In this section of the FAC, Plaintiff accuses Master Financial, Fair Home Lending Financial, Inc. or Principal Mortgage Fund, Inc. (not Deutsche Bank or Saxon) of failing to make disclosures as required under the Truth in Lending Act (TILA). (FAC, ¶ 26(1)(d)). The FAC says Plaintiff later received another misleading TILA disclosure but doesn't say who gave it to him. (Id.) It also accuses a Fair Home Lending interviewer, not Defendants, of altering the loan documents without authorization so the information about his mortgage wouldn't be reported to the federal government. (Id., ¶ 26(1)(e).)

The FAC then alleges Deutsche Bank, Saxon, and Master Financial didn't provide him with "the proper documentation on the mortgage application," (FAC, ¶ 26(1)(f)), though it's not explained what "the proper documentation" here means. But then, "at the end of the process," the FAC alleges Deutsche Bank, Saxon, and Master Financial presented him with documentation showing the loan he got, not the loan he thought he was getting. (Id., ¶ 26(1)(g).) The FAC alleges the Fair Home Lending interviewer altered Plaintiff's income on the application (id., ¶ 26(2)(a)), but says "Defendants" (apparently Deutsche Bank, Saxon, and Master Financial) changed the interest rate on his application. (Id., ¶ 26(2)(b).)

The FAC then alleges Deutsche Bank, Saxon, and Master Financial failed to make required TILA disclosures or to provide him with "the proper documentation" on his mortgage application. (FAC, ¶ 26(2)(d) and (e).) The FAC leaves unexplained what "proper documentation" refers to.

In the next subsection, the FAC makes allegations about the terms of the loan and disclosures Plaintiff was given, and says the disclosures are attached as exhibits D and E. (FAC, ¶ 26(3)). Exhibit D is a borrower's estimated settlement statement signed by Plaintiff, and identified as coming from LandAmerica Southland Title. The FAC doesn't refer to an entity by this name, though it identifies Southland Title Escrow as settlement agent for the loan. (Id., ¶ 14.) Exhibit E is a mortgage loan origination disclosure identifying Fair Home Lending as the broker.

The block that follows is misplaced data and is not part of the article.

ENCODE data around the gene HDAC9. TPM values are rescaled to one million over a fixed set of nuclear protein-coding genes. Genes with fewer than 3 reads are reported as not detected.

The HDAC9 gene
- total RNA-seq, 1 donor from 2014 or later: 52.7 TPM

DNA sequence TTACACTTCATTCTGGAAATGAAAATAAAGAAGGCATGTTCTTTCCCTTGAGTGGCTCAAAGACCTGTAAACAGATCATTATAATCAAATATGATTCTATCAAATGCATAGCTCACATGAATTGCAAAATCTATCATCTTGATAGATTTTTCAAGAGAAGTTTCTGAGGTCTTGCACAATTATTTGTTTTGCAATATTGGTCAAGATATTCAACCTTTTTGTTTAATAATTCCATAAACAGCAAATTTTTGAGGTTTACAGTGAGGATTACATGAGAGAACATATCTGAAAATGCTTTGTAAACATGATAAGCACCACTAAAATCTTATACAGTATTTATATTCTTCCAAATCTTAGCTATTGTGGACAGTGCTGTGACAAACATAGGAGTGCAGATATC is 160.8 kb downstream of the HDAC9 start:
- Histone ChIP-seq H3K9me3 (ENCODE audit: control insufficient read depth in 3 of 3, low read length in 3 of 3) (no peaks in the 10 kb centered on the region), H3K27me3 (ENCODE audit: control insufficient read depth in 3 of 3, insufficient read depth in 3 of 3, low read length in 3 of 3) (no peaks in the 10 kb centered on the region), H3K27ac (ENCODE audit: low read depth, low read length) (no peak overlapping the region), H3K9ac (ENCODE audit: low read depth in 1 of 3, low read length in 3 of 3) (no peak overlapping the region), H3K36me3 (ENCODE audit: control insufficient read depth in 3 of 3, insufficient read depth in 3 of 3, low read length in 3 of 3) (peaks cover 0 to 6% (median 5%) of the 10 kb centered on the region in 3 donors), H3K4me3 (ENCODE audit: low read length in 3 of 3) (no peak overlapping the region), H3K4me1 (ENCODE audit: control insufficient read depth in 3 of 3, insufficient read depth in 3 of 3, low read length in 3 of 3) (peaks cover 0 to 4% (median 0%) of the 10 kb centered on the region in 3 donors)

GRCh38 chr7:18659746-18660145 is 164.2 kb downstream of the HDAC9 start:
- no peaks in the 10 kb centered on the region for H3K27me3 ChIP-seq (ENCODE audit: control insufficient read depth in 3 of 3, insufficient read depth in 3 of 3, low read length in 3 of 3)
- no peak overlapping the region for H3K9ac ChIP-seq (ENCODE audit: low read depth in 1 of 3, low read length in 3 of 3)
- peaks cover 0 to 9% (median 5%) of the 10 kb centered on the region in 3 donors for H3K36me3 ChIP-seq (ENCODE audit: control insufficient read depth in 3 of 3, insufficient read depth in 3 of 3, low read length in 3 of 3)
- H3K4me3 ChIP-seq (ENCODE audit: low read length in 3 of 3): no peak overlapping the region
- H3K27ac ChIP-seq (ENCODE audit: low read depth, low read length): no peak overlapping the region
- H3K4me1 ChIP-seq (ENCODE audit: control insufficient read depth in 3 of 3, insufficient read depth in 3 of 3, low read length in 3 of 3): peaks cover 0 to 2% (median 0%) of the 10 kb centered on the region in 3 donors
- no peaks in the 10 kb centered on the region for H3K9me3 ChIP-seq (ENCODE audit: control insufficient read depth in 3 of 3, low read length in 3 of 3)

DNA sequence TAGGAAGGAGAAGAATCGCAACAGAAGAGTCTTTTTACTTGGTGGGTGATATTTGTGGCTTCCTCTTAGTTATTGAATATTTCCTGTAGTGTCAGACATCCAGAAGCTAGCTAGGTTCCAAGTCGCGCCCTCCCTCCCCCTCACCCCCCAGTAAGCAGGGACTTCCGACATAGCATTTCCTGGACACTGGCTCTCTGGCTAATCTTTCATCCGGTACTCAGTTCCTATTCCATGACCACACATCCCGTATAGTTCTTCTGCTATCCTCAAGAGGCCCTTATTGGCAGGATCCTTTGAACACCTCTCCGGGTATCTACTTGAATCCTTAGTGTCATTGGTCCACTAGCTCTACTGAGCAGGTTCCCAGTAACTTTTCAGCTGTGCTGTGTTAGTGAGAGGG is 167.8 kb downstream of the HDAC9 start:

The next subsection alleges "the final loan documents were dramatically and secretly switched and for the worse," (FAC, ¶ 26(4)(a)), but doesn't say who switched them. It accuses Master Financial or two non-Defendants of falsifying the application documents. (Id., ¶ 26(4)(b) and (c).) It alleges "[a]ll these facts were kept hidden from Plaintiff when he signed," but doesn't say who hid them. (Id., ¶ 26(4)(d).) It then says at the closing either Master Financial or two non-parties failed to provide accurate TILA disclosure statements or "proper documentation on the 1003 loan application." (Id., ¶ 26(4)(e) and (f). It also alleges Master Financial was responsible for making Plaintiff sign a rider agreeing to a prepayment penalty. (Id., ¶ 26(4)(g).)

The FAC concludes that as a result of Deutsche Bank's, Saxon's, and Master Financials' actions, Plaintiff lost his home in foreclosure and forfeited all his payments, and his credit was ruined. (FAC, ¶ 27.) It is on this basis that he seeks relief. (Id.)

The initial allegations are followed by sections identifying sixteen causes of action, and a prayer for relief. The sections identifying causes of action are all styled as being brought against Defendants, but as with the initial allegations, the factual allegations contained in these sections alternately lay the blame at the feet of non-party entities. For example, in support of the TILA claim, the FAC alleges that Fair Home Lending, Principal Mortgage Fund, Inc, Master Financial, "and/or" Saxon did a bait and switch with a fixed mortgage; did a bait and switch with Plaintiff's 7.450% - 360 month loan application ...